I’ve been thinking about love songs recently-the good, the bad, the wtf… Some of the best songs about love are the lovey-dovey feel good ones. Love involves work–or as Shalamar would say–an active, on-going investment. When it’s going well, love is all kinds of beautiful. When it’s not, the pain can wear you down and out.
What Have I Done To Deserve This – Pet Shop Boys & Dusty Springfield (1987)
Him: You always wanted me to be something I wasn’t.
Her: You always wanted too much.
Together: Now, I can do what I want to forever. How am I going to get through?
Fantastic song about breaking up. The relationship wasn’t going well, neither person was happy. The logical thing to do is break up, right? But that doesn’t make anybody happy either. Confusion, uncertainty, miscommunication, failed expectations, it’s all here.
Where Is The Love – Roberta Flack & Donny Hathaway (1972)
Oh, how I wish I never met you
I guess it must have been my fate
To fall in love with someone else’s love
All I can do is wait.
This song is a warning to anyone tempted to fall in love with someone already in a in some type of closed relationship. Stolen moments and promises of a future together can’t sustain an affair forever.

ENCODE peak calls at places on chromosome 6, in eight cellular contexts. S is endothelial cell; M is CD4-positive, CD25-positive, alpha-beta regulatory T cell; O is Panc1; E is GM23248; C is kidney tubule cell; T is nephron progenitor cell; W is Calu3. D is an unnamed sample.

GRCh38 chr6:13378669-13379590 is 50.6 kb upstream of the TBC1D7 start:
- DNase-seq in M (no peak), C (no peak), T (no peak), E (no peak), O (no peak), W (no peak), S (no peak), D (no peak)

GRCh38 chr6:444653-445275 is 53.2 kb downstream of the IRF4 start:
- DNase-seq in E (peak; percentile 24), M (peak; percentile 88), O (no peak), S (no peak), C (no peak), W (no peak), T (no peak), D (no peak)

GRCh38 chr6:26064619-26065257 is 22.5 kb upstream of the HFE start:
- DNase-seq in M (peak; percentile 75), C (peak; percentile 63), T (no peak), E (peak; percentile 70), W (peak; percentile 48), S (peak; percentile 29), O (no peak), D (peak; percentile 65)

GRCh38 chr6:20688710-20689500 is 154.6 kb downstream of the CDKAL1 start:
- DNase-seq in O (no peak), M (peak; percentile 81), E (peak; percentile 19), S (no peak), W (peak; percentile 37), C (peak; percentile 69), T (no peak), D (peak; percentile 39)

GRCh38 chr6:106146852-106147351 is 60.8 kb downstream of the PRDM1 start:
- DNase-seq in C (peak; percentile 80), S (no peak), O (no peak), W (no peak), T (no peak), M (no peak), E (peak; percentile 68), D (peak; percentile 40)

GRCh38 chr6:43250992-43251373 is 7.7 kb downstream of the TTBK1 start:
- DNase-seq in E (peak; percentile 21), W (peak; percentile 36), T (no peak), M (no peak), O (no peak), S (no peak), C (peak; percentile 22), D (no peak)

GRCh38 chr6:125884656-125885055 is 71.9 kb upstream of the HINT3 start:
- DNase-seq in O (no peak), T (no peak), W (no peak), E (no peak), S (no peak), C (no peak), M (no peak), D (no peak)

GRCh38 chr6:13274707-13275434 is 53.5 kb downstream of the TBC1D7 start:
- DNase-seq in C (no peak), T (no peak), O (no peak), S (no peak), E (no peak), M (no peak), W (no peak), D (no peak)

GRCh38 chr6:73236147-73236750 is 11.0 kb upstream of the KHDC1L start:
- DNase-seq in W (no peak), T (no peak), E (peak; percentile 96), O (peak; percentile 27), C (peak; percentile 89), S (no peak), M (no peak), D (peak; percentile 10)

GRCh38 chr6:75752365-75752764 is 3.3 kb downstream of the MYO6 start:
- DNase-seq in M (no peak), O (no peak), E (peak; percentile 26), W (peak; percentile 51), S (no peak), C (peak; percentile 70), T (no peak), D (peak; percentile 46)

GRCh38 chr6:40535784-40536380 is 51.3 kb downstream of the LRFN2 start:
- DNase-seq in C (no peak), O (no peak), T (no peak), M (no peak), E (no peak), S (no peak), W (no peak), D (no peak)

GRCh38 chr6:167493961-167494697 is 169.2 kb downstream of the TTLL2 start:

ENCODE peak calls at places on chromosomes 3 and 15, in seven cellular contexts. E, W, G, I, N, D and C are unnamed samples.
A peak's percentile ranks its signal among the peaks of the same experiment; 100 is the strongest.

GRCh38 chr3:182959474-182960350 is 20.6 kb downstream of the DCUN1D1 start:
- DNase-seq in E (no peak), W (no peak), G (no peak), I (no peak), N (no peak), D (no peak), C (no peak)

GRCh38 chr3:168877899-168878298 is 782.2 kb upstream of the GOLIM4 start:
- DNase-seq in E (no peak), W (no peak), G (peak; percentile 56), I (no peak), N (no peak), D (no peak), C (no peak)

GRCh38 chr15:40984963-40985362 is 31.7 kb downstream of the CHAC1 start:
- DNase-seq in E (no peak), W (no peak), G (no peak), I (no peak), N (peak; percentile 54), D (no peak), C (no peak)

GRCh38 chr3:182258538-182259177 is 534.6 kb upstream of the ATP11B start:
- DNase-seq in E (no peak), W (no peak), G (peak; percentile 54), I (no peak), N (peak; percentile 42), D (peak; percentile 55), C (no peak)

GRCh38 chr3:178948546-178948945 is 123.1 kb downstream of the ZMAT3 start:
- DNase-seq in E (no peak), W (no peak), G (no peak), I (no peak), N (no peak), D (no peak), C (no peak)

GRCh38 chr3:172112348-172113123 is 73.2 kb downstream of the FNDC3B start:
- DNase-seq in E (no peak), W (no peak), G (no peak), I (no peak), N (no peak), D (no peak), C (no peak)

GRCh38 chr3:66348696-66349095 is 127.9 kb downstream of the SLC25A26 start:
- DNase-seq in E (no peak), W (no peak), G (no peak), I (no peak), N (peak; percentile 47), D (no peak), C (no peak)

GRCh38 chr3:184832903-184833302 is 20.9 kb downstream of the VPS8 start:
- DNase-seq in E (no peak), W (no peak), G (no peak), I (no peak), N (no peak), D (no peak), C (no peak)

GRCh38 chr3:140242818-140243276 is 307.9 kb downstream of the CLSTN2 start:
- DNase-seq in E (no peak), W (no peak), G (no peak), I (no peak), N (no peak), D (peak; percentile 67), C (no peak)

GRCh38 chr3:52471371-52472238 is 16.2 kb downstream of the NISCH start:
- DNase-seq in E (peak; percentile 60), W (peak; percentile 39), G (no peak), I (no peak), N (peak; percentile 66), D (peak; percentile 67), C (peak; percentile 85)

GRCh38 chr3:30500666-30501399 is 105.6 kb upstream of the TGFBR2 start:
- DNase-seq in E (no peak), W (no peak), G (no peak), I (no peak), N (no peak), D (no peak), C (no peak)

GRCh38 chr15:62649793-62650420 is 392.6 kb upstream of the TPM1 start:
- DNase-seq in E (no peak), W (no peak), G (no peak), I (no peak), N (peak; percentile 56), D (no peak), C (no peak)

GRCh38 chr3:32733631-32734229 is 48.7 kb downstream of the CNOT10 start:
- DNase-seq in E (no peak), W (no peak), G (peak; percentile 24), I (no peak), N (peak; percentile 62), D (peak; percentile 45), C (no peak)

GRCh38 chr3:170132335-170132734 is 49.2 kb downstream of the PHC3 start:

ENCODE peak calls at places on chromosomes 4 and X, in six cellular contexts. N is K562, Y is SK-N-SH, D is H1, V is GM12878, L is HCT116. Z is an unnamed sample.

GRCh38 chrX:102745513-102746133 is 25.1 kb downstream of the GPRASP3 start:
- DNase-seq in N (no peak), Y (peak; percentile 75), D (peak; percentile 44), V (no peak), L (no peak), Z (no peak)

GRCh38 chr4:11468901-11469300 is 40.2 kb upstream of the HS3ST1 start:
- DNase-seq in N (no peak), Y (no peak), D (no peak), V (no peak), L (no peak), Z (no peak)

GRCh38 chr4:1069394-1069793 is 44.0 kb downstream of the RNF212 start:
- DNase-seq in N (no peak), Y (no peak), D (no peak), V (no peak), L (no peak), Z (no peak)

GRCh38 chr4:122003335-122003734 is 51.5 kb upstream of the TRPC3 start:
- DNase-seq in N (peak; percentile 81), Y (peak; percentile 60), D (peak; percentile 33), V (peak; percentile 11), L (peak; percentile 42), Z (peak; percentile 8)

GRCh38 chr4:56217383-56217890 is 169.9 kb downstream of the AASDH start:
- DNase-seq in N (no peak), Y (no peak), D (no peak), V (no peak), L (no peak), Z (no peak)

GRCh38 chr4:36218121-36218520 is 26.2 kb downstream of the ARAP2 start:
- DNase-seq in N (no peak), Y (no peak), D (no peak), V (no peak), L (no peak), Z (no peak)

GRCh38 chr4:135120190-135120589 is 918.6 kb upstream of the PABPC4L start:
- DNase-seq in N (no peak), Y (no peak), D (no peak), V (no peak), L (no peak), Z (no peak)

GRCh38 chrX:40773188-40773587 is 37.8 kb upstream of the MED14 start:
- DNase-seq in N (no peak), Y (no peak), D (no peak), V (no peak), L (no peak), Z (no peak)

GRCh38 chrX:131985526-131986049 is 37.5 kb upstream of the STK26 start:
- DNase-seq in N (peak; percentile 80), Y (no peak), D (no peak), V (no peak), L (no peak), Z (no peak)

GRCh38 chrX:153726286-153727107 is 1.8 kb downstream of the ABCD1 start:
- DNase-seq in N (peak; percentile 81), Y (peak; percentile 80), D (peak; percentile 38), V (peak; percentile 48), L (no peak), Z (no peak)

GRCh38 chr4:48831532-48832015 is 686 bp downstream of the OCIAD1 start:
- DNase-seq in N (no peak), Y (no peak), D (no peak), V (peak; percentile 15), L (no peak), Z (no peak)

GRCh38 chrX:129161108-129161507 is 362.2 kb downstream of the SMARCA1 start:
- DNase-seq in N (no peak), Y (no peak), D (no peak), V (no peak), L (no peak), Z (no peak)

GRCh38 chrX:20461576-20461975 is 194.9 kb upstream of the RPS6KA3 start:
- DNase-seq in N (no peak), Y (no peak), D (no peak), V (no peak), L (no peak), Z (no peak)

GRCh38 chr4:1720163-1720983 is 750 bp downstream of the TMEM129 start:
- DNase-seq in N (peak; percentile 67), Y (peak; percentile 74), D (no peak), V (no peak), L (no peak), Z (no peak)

Hard Habit To Break – Chicago (1984)
I was acting as if you were lucky to have me
Doin’ you a favor I hardly knew you were there
But then you were gone and it all was wrong
Had no idea how much I cared
This dude was such a jerk. Years after a breakup, he’s still full of regret and longing. (Yet, for all of his caring feelings–he can’t actually bring himself to say that he loved his ex.)
These songs (and others) really resonated with me growing up because I noticed that the “happily ever after” idea that was promoted everywhere – wasn’t actually true. I could see in the relationships of the adults around me that love was not a magical, infallible salve that cured everything. Falling in love doesn’t mean that the baggage a person has been carrying automatically falls away.
All Cried Out Redux – Jill Scott
No more tears for you, no baby it’s all over
I’m moving on now, I’m taking over
The original All Cried Out by Lisa Lisa and Cult Jam was a sad ballad full of heartbreak. Jill takes this ode to pain and reshapes it into a bouncy “I’m moving on” tune.
*The title Love On Top Of Love is taken from a Grace Jones song. It’s not really a love song–it’s an invitation to a killer kiss…